My sister and I took her to the oncologist, maybe a year before she died. She saw the handsome little silver-haired doctor’s face and immediately said “I don’t want to hear any bad news!”
“It’s been nice seeing you, then, Evelyn, always a pleasure,” said my imagined version of the doctor, though the dapper oncologist was unable to be quite so breezy, nor would it have been possible to be, in his place, I suppose. So, isn’t it really better to say that he was just cool and witty, made a quick, dashing joke out of the whole thing? We all had a laugh, instead of deathly news, and went to a new restaurant and had a delicious lunch.
My mother would appreciate my improving the story that way. It’s not what happened, precisely, but it’s pretty close and why not give the doctor a better, jazzier line than the one he uncomfortably came up with? It’s got to be brutally hard, breaking the bad news to a patient who doesn’t want to hear it. Might as well have the doctor play along with a wink, we all know the score here but, damn it, Evelyn, you’re right, no reason to lay the terrible details out like that.
My sister, who had many more dealings with him, was angry at the oncologist by the time he retired, about six months before my mother died, after he’d said an awkward goodbye. My sister had been unhappy at the way he seemed to lose focus. The visit before he’d apparently asked my mother to take off her shirt so he could examine her breasts.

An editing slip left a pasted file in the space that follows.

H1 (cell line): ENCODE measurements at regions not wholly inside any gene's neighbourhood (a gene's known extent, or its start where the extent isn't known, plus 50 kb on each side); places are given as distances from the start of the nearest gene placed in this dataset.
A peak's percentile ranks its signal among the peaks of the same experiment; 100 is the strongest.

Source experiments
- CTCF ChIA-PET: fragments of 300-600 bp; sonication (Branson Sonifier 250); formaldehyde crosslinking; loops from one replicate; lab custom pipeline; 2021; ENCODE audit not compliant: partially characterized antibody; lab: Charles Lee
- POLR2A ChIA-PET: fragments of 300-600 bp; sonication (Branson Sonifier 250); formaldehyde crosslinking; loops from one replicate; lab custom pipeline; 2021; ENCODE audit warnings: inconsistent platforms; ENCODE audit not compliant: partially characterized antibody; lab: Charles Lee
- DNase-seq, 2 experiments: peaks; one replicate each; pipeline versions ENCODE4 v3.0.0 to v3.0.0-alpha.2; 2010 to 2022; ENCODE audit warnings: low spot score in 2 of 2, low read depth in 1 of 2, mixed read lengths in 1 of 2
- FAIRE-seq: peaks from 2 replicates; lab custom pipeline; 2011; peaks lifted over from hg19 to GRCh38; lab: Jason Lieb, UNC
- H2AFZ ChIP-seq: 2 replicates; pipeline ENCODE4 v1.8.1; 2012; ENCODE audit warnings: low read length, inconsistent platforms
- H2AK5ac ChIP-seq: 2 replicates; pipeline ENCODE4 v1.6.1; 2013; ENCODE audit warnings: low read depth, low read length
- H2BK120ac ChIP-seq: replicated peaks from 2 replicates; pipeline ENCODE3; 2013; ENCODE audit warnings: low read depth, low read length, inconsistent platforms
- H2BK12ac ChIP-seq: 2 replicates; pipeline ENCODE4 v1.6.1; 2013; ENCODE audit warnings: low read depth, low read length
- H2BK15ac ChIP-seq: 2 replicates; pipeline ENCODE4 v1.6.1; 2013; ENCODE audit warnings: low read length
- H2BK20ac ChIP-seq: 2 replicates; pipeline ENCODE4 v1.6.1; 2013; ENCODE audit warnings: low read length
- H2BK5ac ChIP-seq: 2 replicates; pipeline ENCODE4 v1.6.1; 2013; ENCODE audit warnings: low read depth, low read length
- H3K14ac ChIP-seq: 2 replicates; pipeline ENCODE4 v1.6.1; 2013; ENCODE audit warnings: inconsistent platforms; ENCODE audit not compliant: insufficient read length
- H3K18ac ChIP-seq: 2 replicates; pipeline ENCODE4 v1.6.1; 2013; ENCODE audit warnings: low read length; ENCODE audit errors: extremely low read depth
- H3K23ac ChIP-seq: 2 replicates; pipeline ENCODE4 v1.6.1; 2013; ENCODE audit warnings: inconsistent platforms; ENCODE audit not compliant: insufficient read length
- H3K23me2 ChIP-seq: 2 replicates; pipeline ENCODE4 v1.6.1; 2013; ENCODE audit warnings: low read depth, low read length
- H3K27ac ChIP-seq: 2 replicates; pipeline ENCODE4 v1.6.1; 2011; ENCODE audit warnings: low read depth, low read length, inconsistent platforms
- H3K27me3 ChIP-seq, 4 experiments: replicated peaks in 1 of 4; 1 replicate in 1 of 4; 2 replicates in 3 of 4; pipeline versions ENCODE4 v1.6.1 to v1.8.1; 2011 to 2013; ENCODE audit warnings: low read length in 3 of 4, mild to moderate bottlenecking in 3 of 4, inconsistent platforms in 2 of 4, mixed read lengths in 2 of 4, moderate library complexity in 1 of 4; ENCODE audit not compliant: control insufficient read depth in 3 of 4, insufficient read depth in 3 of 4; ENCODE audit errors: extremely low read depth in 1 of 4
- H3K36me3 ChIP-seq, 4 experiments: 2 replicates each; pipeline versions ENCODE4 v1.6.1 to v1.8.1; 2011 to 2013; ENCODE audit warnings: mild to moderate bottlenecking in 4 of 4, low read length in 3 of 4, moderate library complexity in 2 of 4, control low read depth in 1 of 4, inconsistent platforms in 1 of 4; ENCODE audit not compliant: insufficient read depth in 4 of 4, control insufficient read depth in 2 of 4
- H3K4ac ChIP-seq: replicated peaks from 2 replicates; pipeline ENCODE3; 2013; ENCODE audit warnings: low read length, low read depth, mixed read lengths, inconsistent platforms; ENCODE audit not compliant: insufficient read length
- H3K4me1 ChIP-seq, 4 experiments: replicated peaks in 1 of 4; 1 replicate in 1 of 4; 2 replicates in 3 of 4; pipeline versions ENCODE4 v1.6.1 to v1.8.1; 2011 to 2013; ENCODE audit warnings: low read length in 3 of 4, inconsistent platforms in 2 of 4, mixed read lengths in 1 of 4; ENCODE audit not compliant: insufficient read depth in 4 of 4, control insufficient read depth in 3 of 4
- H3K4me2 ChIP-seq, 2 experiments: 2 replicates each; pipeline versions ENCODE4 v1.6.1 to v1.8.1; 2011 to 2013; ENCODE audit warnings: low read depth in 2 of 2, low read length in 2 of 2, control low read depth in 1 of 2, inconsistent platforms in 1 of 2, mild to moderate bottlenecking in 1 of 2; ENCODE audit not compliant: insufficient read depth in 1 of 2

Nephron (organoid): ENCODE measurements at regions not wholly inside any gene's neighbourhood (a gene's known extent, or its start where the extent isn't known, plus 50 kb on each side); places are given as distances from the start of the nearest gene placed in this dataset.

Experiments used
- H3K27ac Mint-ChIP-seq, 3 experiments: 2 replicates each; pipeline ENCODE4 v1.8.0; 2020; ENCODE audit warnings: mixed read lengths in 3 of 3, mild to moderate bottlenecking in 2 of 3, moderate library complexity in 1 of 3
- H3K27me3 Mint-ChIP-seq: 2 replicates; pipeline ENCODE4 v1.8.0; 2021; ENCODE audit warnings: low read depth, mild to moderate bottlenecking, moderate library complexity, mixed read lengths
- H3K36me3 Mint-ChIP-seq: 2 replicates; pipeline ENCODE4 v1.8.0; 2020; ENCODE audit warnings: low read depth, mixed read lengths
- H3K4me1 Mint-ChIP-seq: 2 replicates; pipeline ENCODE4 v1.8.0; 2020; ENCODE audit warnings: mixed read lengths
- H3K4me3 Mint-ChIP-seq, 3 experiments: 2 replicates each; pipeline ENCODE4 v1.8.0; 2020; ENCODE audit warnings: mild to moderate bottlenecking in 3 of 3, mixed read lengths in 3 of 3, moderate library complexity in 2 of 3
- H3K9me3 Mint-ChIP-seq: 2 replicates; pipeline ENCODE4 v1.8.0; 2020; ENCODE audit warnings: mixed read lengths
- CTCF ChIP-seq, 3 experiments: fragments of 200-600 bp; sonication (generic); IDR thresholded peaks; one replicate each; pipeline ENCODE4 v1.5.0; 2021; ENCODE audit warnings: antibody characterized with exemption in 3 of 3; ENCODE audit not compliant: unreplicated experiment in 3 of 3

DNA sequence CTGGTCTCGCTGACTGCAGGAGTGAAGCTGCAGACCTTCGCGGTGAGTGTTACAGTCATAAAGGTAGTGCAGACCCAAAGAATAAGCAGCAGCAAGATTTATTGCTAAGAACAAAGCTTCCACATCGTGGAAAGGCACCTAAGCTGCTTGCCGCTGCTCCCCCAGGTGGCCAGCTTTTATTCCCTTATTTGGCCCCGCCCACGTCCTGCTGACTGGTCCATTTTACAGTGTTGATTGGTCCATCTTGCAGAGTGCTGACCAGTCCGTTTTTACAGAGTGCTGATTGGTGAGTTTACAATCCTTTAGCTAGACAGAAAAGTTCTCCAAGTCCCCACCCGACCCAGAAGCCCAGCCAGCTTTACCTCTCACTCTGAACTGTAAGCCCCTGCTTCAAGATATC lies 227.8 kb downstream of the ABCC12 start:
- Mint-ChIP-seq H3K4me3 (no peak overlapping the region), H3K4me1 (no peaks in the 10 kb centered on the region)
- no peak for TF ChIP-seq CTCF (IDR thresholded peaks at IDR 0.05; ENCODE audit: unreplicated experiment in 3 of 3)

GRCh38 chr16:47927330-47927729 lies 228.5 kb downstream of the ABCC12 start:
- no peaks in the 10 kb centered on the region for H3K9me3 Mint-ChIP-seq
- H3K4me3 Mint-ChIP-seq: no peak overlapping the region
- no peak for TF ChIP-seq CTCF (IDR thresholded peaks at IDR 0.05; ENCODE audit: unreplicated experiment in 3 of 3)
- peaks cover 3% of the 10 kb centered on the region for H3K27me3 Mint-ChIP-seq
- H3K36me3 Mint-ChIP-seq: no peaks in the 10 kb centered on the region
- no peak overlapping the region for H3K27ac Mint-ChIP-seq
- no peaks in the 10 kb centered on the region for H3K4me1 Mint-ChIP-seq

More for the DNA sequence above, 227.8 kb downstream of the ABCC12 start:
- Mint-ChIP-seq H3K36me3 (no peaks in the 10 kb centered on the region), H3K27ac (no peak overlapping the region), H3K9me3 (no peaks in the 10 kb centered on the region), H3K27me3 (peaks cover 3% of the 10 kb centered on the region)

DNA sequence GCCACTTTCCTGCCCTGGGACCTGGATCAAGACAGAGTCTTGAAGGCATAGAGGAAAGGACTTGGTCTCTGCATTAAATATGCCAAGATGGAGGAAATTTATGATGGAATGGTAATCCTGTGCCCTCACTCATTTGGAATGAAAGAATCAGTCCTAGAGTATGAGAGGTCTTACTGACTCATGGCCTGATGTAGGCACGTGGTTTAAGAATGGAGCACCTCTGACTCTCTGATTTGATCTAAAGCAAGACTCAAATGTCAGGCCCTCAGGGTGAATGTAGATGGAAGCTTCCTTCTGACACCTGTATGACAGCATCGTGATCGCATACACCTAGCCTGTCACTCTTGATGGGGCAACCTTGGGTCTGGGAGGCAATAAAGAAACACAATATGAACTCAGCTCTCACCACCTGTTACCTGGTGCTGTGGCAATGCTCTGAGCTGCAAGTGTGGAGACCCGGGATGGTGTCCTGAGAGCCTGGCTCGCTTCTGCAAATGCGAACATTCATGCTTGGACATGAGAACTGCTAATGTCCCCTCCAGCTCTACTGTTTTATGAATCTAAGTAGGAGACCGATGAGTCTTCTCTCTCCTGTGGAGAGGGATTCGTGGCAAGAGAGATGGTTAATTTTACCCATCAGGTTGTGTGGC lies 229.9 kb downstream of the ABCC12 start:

“She has endometrial cancer, doctor,” my sister reminded him, shaking her head slightly, signaling to her mother that this guy was as cuckoo for Cocoa-puffs as she was.
During her final days, when I was staying with her, my mother would call me in every night to watch Jon Stewart with her. My mother loved the bright, adorable comedian. As much as she loved Stewart she hated his equally brilliant protégé Stephen Colbert. As soon as Colbert’s over the top show began she’d quickly switch the channel to a rerun of some old show.
I got why she loved Jon Stewart, I felt the same way. He made her laugh and think, he informed her of unfolding events with trenchant irony, his wit and his perfect facial expressions made the horrible news easier to bear. He, almost alone among the media in the years of her widowhood, gave her hope that not everyone in the world had gone insane.
She was a secular Jew from the Bronx, had been raised to believe in equality, human rights and social justice. I recall her telling me when I was a young reader that she didn’t think much of Howard Fast as a writer, but that the idealistic man who’d been blacklisted as a suspected Communist had his heart in the right place. As an old woman she was depressed by the many signs that our country did not always have its heart in the right place. She would clench her teeth every time President George W. Bush came on TV.
She regarded him as the worst American president, definitely the worst of her lifetime. One of the last things she said to me on her deathbed at the hospice, spoken urgently: “please promise me Sarah Palin will never be president of the United States!”
I promised her, thinking to myself “at least not in your lifetime, mom.”